- The Constitutional Court has, in a landmark judgment, ruled that jail sentences that are above 20 years are not backed by law.
Likewise, in a unanimous decision, the court quashed the earlier Supreme Court interpretation that had held that life imprisonment means one being jailed for the rest of their natural life.
“Sentences of between 21 and 73 years presented by the petitioners do not have any enabling legislation, prescribing such penalties is breach of articles 28 (8) and 12 of the Constitution,” ruled Justice Christopher Madrama Izama, who wrote the lead decision.
He added: “Sentences of between 21 years and 73 years’ imprisonment imposed severely on the petitioners by the courts, which sentenced them as such, will be deemed to be sentences of 20 years’ imprisonment.”
The other justices included Fredrick Egonda Ntende, Muzamiru Kibeedi, Monica Mugenyi and Christopher Gashirabake. The justices also held that any order by a court of law that imprisonment would be served without earning a remission by a prisoner interferes with the doctrine of separation of powers and is without jurisdiction.
The ruling of the court arose from a petition filed by close to 600 prisoners in 2019. Core to their petition was that sentencing guidelines issued by then Chief Justice under legal notice no. 8 of 2013, were contrary to legislative principle of presumption against deprivation of liberty and in contravention of article 28 (12) of the Constitution.
They argued that the sentencing guidelines are unconstitutional to the extent that they create a legal regime of minimum sentences not legislated by Parliament and introduced long-term sentences in excess of 20 years, not intended or legislated by Parliament.
“Life imprisonment or imprisonment for life in Uganda has the meaning ascribed to it by the sovereign Parliament of Uganda under Section 86 (2) of the Prisons Act, 2006, which statutory provision is valid law unless and until repealed, amended or suspended by Parliament or declared unconstitutional by court,” the petitioners contended.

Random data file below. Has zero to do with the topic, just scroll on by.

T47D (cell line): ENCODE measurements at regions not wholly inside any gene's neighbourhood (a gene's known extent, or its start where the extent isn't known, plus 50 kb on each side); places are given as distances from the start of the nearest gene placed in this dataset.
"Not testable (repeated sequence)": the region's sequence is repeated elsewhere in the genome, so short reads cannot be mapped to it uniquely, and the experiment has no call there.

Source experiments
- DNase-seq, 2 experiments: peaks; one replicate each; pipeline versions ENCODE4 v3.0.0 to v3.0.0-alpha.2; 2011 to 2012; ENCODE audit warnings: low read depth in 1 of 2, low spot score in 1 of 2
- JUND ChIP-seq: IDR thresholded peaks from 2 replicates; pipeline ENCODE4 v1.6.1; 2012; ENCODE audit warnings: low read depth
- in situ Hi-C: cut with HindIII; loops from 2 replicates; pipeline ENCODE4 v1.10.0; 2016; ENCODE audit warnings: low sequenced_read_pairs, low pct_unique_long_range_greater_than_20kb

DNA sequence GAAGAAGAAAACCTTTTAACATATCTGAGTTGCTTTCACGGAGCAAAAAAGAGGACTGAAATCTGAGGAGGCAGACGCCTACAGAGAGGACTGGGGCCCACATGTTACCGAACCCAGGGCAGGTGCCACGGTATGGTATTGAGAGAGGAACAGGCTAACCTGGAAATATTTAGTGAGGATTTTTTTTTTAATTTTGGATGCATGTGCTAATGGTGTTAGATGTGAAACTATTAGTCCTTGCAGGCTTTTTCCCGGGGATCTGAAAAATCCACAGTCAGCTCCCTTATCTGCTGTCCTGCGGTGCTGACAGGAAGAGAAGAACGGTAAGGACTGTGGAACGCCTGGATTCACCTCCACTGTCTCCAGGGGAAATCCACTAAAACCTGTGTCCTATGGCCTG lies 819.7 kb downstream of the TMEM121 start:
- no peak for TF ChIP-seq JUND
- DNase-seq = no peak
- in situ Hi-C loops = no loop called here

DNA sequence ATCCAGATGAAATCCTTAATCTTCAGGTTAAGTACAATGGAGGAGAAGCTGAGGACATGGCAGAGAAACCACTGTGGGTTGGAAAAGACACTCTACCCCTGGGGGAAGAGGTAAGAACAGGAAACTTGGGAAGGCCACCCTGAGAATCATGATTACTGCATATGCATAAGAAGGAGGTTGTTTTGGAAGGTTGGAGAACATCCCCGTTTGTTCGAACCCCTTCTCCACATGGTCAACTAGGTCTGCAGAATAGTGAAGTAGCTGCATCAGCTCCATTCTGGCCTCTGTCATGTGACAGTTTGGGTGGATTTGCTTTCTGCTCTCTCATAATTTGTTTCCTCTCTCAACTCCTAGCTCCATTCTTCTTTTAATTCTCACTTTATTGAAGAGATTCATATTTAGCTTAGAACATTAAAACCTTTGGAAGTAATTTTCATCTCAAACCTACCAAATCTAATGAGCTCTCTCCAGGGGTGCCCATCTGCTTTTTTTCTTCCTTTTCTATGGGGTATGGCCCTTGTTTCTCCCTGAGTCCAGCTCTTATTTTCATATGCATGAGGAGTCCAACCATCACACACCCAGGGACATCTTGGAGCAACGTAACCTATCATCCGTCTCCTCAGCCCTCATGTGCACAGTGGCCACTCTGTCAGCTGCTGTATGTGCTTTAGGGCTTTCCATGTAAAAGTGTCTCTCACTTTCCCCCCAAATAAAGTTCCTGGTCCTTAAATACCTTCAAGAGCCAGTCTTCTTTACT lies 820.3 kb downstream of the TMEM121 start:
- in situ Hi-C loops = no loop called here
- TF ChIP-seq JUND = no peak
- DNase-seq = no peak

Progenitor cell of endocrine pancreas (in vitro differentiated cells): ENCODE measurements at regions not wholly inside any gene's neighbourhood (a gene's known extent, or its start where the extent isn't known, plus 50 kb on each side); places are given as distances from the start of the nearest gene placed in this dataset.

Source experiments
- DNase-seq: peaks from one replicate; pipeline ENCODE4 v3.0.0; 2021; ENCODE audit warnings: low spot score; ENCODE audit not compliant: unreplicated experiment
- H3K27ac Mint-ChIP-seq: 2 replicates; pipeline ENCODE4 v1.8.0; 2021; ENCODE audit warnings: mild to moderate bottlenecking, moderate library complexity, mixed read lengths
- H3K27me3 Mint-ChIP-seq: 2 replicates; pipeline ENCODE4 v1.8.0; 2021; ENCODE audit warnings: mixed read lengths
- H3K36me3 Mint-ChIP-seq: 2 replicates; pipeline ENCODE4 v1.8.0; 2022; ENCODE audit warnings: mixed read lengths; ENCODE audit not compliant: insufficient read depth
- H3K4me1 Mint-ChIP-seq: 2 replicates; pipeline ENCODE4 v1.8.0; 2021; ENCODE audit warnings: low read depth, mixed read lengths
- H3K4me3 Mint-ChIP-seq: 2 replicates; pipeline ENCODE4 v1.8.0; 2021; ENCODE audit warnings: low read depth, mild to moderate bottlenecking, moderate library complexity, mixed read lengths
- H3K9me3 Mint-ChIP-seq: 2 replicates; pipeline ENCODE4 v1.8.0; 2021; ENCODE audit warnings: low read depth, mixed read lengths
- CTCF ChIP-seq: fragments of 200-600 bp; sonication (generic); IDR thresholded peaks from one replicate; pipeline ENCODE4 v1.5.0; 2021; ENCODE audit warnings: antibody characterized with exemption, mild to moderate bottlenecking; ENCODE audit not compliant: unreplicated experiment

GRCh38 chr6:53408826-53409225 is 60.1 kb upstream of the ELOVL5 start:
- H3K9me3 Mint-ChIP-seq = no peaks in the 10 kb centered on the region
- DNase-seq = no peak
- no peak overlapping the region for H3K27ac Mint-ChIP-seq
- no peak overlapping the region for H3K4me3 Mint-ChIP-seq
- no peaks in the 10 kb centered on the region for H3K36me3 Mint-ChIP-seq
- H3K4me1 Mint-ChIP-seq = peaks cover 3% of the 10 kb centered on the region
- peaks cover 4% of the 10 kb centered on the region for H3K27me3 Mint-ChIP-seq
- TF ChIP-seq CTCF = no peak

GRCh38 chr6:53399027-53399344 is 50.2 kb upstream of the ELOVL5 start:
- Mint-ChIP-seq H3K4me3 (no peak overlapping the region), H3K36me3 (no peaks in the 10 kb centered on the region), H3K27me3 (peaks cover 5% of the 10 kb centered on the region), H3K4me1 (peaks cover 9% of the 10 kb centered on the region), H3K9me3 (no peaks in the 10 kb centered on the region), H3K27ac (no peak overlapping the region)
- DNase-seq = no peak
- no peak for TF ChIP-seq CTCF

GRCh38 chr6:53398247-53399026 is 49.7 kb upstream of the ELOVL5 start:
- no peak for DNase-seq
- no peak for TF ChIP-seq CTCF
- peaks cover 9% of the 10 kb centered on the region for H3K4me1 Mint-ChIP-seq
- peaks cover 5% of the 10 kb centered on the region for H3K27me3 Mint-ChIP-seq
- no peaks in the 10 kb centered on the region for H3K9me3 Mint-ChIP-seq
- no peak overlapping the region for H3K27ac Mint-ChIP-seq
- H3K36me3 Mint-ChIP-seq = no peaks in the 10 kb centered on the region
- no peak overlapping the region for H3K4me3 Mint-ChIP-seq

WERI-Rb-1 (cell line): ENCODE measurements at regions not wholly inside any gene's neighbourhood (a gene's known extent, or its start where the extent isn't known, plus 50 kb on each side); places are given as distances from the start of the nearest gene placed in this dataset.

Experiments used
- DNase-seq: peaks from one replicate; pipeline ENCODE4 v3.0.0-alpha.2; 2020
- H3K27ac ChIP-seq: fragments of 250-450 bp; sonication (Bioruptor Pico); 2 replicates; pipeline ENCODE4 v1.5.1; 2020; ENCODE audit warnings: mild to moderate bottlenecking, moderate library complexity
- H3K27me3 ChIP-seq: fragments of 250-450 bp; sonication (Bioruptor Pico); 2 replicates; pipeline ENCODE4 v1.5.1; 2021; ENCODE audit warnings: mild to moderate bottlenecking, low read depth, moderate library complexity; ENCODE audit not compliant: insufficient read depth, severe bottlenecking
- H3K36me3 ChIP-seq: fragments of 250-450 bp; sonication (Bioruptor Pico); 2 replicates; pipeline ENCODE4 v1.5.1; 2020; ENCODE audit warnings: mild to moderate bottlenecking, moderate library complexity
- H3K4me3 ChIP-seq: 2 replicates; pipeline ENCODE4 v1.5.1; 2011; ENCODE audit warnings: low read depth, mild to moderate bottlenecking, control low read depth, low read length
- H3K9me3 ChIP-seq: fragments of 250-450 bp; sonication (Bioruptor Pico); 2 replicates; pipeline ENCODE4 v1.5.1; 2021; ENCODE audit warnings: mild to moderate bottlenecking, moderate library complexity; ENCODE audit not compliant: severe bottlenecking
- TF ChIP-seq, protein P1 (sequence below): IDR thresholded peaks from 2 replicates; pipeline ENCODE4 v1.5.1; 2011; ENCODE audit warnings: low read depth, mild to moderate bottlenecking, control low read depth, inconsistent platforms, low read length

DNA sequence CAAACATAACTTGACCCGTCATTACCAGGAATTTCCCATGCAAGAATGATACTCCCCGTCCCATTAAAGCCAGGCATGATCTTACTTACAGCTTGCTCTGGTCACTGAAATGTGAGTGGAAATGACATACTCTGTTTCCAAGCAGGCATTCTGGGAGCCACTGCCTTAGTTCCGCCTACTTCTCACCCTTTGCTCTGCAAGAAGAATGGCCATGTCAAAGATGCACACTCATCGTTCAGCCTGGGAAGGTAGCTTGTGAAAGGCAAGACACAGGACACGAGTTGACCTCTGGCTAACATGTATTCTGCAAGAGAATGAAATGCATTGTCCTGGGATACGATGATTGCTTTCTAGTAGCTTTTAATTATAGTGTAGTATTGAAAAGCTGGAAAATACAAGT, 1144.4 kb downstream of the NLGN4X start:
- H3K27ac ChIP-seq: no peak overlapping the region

The facts of the case are that the lead petitioner, Sunday Muhamudu, 92, was sentenced to life imprisonment having been convicted of mob action.
His other colleagues were serving different sentences ranging from 60 years, 50 years, 49 to 34 years, having been found guilty of committing different offences such as robbery, murder and rape.
“The petitioners averred that they are persons convicted and presently serving life sentences and long-term sentences in excess of 20 years with a vested interest in the rule of law. The 562 other petitioners are listed in an attachment where it is indicated that they are aggrieved by numerous sentences, which include life imprisonment, while others are suffering sentences ranging from 75 years’ imprisonment, 50 years’ imprisonment and so on down to lower sentences of 21 years’ imprisonment,” the court documents read in part.
Their grievances stem from a Supreme Court decision in a case involving Tigo Stephen Vs Uganda on the provisions of Section 47 (6) of the Prisons Act. They said the Supreme Court on May 10, 2011, issued a judgment where it held that imprisonment for life, which is the second severest punishment next to a death sentence, is not defined in the statutes prescribing it.
Further, the Supreme Court held based on persuasive case law that life imprisonment means imprisonment for the natural life of a convict. They also said the decision of the Supreme Court took away the statutory right to remission in the case of a convict sentenced to life imprisonment within the meaning ascribed to life imprisonment by the court.
When contacted last evening, Mr Frank Baine, the spokesperson of the Prisons, said he had not yet read the decision and could not ably comment on whether they will be implementing the decision and have those inmates who have served more than 20 years released.
“I haven’t read the judgment but I want to say that our clients come from court and whatever orders come from there, we implement them as long as they are legitimate. For us, we have no problem. It does not affect our work, as long as people keep producing, we shall always have suspected criminals,” Mr Baine said.